The Latest: India’s coronavirus death toll passes 20,000
NEW DELHI — India’s death toll from the coronavirus has passed 20,000, with case numbers surging past 700,000.
The country reported 467 new deaths in the last 24 hours, taking the toll to 20,160. It also recorded 22,252 new infections, increasing the total to 719,665.
The rate of new virus infections and deaths in India are now rising at their fastest pace. Health officials fear the number of deaths could rise significantly in the coming weeks.
India, with a population of 1.3 billion, is the third worst-affected nation in the world. Only the United States and Brazil have had more cases.
HERE’S WHAT YOU NEED TO KNOW ABOUT THE VIRUS OUTBREAK:
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— Trump’s bluster doesn’t beat a virus, calm a restive nation
— Coronavirus pandemic and Floyd’s death merge in brutal blow to Black well-being
— Amid pandemic, fewer students seek federal aid for college
Follow all of AP’s pandemic coverage at http://apnews.com/VirusOutbreak and https://apnews.com/UnderstandingtheOutbreak
HERE’S WHAT ELSE IS HAPPENING:
WELLINGTON, New Zealand — New Zealand’s national carrier has put a temporary hold on new bookings for flights into the country while the government tries to find enough quarantined hotel rooms for people returning home.
Air New Zealand says the hold will last for three weeks and it is also trying to better align flights with the hotel locations.
New Zealand has eliminated community transmission of the coronavirus but is still getting cases at the border. For the most part, only residents and citizens are able to fly into the country and must remain in a quarantined hotel room for 14 days.
Housing Minister Megan Woods says the government is currently housing nearly 6,000 people in 28 quarantine facilities and is seeing rapid growth in the number of returning residents as the pandemic worsens globally.
BEIJING — China on Tuesday reported eight new confirmed coronavirus cases, all of them brought from outside the country, with no new deaths, as almost 11 million students gathered to take the crucial national university entrance exam.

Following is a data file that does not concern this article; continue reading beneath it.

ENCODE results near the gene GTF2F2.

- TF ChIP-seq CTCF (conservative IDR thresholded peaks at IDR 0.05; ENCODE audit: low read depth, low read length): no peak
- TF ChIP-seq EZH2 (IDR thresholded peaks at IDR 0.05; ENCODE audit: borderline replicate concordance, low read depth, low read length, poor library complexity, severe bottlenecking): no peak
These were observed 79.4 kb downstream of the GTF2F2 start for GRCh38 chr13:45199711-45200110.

The National Health Council reported 403 people remained in treatment for COVID-19 while 121 people were in isolation being monitored as suspected cases or for testing positive for the virus without showing any symptoms.
China has reported a total of 4,634 deaths among 83,565 cases of COVID-19 since the virus was first detected in the central city of Wuhan late last year.
The grueling two-day university entrance exam can be a key determinant of a student’s future and was pushed back weeks as China worked to bring down infections.
It is believed to be the first mass gathering event since the virus outbreak and administrators are enforcing strict rules to prevent infections, including proof of wellness, social distancing and the wearing of masks
SACRAMENTO, Calif. — A coronavirus outbreak in the California Legislature has indefinitely delayed the state Assembly’s return to work from a scheduled summer recess.
Assembly Speaker Anthony Rendon’s office confirmed five people who work in the Assembly have tested positive for the coronavirus. They include Assemblywoman Autumn Burke, who is believed to have contracted the virus while on the Assembly floor last month.
Rendon said Monday the Assembly will stay in recess until further notice. He said the decision is to protect lawmakers, staff and the public.
The Legislature shut down for nearly two months earlier this year during the pandemic.
SAO PAULO — Brazil’s President Jair Bolsonaro said he will be tested for COVID-19 after having an X-ray of his lungs on Monday. He didn’t say whether he was showing symptoms of the coronavirus.
Bolsonaro, who has repeatedly downplayed the risks of the disease, told supporters outside the presidential residence in Brasilia that he is feeling well.
Brazil’s Supreme Court published documents in May showing that Bolsonaro tested negative three times in March after meeting with U.S. President Donald Trump in Florida.
Bolsonaro has repeatedly appeared in public without wearing a mask, shaking hands with supporters and mingling with crowds. He has fiercely criticized local leaders’ restrictions on activity and said the economic impact of shutdowns would inflict more hardship than the virus.